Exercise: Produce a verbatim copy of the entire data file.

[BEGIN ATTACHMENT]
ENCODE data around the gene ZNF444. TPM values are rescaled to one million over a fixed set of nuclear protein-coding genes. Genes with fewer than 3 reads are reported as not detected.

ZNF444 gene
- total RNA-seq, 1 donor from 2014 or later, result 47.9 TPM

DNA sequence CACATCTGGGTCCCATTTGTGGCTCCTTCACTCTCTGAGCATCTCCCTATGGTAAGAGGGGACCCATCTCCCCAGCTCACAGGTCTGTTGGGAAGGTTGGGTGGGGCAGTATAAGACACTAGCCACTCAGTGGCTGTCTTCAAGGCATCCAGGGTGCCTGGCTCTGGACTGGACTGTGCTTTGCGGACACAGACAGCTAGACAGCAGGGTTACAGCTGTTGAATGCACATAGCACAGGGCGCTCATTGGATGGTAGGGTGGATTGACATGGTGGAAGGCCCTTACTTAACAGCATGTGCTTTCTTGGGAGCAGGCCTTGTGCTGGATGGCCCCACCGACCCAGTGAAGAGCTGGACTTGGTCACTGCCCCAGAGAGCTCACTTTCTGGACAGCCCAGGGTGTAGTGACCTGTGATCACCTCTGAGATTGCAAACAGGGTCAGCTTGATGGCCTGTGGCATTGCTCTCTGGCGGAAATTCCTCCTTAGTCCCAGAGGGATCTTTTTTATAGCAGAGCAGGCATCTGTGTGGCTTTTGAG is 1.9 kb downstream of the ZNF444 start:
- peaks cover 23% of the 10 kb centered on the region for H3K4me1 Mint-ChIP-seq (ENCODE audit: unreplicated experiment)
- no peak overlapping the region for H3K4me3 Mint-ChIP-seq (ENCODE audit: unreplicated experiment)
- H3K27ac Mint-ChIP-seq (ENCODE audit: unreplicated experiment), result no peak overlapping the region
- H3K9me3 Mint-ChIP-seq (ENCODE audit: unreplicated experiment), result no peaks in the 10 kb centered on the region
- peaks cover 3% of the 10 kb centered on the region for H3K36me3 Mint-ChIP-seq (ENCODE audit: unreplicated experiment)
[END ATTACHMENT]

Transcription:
ENCODE data around the gene ZNF444. TPM values are rescaled to one million over a fixed set of nuclear protein-coding genes. Genes with fewer than 3 reads are reported as not detected.

ZNF444 gene
- total RNA-seq, 1 donor from 2014 or later, result 47.9 TPM

DNA sequence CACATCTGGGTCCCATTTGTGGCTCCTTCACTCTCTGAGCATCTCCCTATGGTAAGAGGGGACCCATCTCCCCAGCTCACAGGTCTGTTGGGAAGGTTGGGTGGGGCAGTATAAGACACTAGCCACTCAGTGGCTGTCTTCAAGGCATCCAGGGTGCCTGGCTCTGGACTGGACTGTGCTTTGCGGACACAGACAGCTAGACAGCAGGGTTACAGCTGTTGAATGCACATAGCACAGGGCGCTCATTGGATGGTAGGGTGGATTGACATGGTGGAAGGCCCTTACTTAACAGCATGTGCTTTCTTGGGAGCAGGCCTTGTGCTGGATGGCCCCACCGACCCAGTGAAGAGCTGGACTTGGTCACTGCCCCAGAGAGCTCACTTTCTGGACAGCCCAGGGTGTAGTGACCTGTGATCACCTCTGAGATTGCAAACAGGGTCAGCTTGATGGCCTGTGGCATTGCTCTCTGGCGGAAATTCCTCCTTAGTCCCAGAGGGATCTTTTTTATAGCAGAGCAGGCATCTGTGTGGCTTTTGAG is 1.9 kb downstream of the ZNF444 start:
- peaks cover 23% of the 10 kb centered on the region for H3K4me1 Mint-ChIP-seq (ENCODE audit: unreplicated experiment)
- no peak overlapping the region for H3K4me3 Mint-ChIP-seq (ENCODE audit: unreplicated experiment)
- H3K27ac Mint-ChIP-seq (ENCODE audit: unreplicated experiment), result no peak overlapping the region
- H3K9me3 Mint-ChIP-seq (ENCODE audit: unreplicated experiment), result no peaks in the 10 kb centered on the region
- peaks cover 3% of the 10 kb centered on the region for H3K36me3 Mint-ChIP-seq (ENCODE audit: unreplicated experiment)